The Tribune


By: Barbara Vendeville

Kent - Vicky Moore, founder and trustee of The Angels on Track Foundation, spoke in front of an audience of l, 000 Kent State University students and faculty members at an annual college fundraiser called Songfest.

Her foundation would benefit in the more than $5,000 proceeds raised that evening by the 22 Greek sorority and fraternity chapters at KSU.

On Saturday, March 25, 1995, Vicky and Dennis Moore's son Ryan, his brother and four of their friends were riding in a car, which was hit by a Conrail freight train traveling approximately 60 mph. Three survived despite serious injuries, but three others including Ryan Moore were killed instantly.

The crossing did not have a gate or flashing lights.

Moore stated that Deerfield Avenue, located on the Stark/Wayne border had been the scene of eight deaths in seven collisions since 1975.

"Our son, Ryan, was killed at an unprotected railroad crossing, crossbuck only. Had there been gates and lights there that day the accident would never had happened," said Moore.

"Currently Ohio has 80 counties with active rail lines. Only half of Ohio's railroad grade crossings have gates and lights, meaning approximately 3,000 are marked by a cross buck only, which is only an informational sign·it only tells you a crossing is ahead it doesn't tell you a train is coming or protect you." said Moore.

As a result of their son's death, Vicky and Dennis Moore established The Angels on Track Foundation with monies awarded to them as a result of a civil trial.

The Moores established the foundation after realizing the lack of funding and red tape local communities faced trying to upgrade railroad grade crossings with safety equipment. They used the money to correct the problem; they feel contributed to the death of their son.

The foundation is hoping to make a difference by providing the financial backing needed to improve railroad-crossing safety throughout Ohio and to educate local highway authorities on the various programs available through state and federal funding.

"Counties and local highway authorities do not consider railroad grade crossing safety a priority until someone is killed or injured," Moore said. "They do not budget funds for safety upgrades and usually wait for the state, using the Federal Funded Program, to come in and erect safety devices where there is no local match and 100 percent of the cost is covered with federal tax dollars and contributions from the railroads."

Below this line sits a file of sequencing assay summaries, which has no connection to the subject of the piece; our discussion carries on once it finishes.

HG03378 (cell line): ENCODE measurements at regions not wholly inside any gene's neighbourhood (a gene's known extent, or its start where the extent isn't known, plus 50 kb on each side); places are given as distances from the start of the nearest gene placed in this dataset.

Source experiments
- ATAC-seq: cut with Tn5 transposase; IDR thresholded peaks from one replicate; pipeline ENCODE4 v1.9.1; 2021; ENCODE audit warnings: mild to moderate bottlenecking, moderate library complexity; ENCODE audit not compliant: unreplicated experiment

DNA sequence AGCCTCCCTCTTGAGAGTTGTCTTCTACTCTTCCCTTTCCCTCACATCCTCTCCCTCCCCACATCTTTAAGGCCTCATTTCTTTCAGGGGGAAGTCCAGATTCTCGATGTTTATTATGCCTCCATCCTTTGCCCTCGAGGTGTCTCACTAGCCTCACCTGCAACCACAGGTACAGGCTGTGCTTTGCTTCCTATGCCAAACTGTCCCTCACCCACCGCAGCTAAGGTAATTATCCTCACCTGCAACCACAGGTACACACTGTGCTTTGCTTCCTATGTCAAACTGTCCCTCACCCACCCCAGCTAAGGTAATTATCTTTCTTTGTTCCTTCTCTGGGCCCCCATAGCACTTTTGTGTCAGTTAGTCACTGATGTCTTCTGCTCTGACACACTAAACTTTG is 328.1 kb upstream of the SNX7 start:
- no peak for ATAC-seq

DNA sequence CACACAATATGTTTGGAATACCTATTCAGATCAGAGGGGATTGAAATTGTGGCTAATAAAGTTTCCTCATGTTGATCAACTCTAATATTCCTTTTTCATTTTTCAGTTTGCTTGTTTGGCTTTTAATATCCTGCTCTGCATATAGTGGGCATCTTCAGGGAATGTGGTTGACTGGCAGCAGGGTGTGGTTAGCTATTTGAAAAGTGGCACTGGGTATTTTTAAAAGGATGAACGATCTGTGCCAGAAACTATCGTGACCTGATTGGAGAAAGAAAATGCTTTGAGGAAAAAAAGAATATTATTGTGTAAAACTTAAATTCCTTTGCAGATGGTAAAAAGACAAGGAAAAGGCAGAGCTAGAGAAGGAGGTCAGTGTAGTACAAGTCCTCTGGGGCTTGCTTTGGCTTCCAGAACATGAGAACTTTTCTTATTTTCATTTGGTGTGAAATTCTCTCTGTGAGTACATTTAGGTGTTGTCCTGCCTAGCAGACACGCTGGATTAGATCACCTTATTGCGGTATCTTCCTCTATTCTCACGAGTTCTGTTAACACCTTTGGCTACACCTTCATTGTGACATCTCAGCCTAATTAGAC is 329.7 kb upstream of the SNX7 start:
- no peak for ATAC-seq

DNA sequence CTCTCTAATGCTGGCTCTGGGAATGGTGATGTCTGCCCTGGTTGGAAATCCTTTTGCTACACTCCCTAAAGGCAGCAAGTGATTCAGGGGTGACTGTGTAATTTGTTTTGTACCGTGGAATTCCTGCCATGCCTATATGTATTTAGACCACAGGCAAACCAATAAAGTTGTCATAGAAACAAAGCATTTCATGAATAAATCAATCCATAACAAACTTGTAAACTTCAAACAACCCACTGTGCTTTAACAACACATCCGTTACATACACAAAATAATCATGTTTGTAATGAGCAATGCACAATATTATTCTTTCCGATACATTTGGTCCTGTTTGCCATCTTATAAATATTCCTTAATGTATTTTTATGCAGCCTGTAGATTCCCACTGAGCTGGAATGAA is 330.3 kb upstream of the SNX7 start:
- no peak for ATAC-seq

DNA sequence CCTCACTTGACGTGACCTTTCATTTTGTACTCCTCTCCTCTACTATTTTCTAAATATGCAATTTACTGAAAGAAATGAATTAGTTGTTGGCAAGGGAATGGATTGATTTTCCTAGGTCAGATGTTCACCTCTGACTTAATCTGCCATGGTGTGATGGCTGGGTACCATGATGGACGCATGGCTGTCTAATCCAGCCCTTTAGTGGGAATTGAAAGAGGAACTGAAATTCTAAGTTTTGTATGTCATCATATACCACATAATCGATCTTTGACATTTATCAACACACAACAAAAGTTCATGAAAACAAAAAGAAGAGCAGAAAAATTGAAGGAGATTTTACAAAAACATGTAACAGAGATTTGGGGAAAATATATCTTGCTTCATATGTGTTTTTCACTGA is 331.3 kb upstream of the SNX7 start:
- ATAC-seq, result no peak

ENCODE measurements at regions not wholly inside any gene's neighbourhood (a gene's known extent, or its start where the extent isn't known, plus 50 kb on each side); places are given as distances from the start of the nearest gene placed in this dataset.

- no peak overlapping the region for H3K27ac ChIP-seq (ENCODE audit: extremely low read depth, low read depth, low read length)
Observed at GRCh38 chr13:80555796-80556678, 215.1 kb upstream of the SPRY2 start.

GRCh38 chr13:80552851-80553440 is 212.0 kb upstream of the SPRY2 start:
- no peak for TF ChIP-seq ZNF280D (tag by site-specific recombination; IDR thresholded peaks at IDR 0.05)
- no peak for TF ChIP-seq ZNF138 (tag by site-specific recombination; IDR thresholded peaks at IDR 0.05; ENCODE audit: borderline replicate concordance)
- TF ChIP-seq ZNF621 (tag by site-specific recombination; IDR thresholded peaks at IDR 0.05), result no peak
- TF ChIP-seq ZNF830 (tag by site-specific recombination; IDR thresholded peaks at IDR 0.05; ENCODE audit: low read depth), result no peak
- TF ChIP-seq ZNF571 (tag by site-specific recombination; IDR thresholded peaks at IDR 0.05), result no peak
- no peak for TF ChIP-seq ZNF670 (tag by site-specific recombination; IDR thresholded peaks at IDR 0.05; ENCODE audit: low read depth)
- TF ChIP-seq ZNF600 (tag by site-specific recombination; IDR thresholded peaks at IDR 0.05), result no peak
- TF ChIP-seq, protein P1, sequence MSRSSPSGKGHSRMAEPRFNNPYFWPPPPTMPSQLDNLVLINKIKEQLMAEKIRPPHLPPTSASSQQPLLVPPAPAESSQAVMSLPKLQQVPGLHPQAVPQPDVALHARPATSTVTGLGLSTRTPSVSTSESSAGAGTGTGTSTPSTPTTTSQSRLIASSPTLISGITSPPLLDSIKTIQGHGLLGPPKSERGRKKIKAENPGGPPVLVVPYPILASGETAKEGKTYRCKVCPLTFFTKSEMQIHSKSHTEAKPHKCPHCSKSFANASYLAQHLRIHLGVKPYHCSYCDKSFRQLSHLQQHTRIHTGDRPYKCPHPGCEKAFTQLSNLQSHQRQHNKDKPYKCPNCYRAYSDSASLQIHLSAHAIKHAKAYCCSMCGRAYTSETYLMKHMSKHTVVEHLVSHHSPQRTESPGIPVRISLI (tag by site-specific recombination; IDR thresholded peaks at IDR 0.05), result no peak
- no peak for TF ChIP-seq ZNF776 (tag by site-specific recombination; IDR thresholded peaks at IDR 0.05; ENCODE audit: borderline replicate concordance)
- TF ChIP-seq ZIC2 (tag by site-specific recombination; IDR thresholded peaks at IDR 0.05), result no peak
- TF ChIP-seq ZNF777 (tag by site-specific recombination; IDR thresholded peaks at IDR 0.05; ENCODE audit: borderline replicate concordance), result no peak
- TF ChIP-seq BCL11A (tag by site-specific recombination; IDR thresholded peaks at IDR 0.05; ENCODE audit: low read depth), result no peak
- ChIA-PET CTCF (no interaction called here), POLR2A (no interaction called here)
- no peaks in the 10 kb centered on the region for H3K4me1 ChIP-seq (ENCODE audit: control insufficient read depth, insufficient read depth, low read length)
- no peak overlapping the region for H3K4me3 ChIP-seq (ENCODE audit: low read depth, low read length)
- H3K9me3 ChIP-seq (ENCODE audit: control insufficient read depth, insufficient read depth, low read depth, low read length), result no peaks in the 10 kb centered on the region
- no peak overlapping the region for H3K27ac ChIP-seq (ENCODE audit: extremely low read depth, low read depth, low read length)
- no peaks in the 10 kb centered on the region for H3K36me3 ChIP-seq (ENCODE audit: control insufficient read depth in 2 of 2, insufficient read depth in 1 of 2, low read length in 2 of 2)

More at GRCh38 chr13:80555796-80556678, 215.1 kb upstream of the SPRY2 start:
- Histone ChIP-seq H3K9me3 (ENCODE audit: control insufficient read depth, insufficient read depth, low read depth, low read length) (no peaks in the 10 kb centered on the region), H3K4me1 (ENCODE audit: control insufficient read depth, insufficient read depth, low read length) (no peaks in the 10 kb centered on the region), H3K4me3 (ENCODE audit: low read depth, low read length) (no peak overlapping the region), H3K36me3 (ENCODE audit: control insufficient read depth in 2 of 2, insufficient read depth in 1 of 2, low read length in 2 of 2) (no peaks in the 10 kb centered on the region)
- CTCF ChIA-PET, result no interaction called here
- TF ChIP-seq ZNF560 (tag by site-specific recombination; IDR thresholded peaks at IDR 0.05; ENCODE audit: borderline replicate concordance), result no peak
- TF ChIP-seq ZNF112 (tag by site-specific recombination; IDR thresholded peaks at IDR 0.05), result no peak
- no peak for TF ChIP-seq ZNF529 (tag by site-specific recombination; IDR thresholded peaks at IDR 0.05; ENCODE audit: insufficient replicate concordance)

"Contributions are then reimbursed to the railroad companies. Each state is required to have a prioritization listing of all grade crossings to receive federal money for grade crossing upgrades. There is an accident formula which is used: number of trains, speed of trains, vehicle traffic counts, number of tracks and how many people have been killed or injured."

Moore said that was the method used to upgrade the crossing where her son was killed, with gates and lights under the Federal Funded Program.

"Even though eight people lost their lives at that crossing in a period of seven years, four of those in a period of three months. January, 1995-one man killed; March 17, 1995-two people ran into the side of the train and March 25, 1995-my son and two of his friends were killed, gates and lights were installed eight months after our accident and one year after the Public Utilities Commission of Ohio order," she said.

"In Ohio, after the PUCO issues an order to the railroad company to install safety devices, it takes one year before completion. Senator Mike DeWine passed a law reducing the time for installation in Ohio. In other states it can take as long as two to three years."

The foundation goal is to set up county task forces, which would work with The Angels on Track Foundation in all 88 counties of Ohio. Currently there are 20 established in the state.

"A lot of what our foundation is trying to do is educate the public on railroad safety issues, in particular, existing hazards at unprotected crossings, and what factors, besides driver's error, cause these preventable accidents. Our government officials responsible for public safety at railroad grade crossings have been complacent, even though every 90 minutes there is a train-on-motor accident/incident in the United States," said Moore.

"We wanted to do something about it. Most are depending on the state to identify and fund dangerous crossings. That is why we started the task forces."

The purpose of the county task forces would be to identify and prioritize all crossings for possible upgrades, thus qualifying for reimbursement grants from the foundation to subsidize the construction costs on installing gates and flashing lights up to 30 percent of the local match not to exceed $40,000 for each project, for five upgrades each calendar year.

The average cost for installation of gates and lights at a grade crossing is estimated to be $90,000 to $200,000.

Last year, Moore met with Lake County Commissioners and other local officials to convince them of the need for a task force in Lake County.

Moore said that in order for a county to receive a reimbursement grant from the foundation, the county has to establish a task force.

"This also gives local communities and county the ability to upgrade a dangerous crossing before someone is killed or injured instead of waiting for the state to come in and upgrade it after it has reached the "accident formula" guidelines. Which means many people die first," said Moore.

For more information on railroad crossing safety or to send donations visit The Angels on Track Foundation website: or write 12376 Chestnut Street, N.W., Canal Fulton, Ohio 44614.

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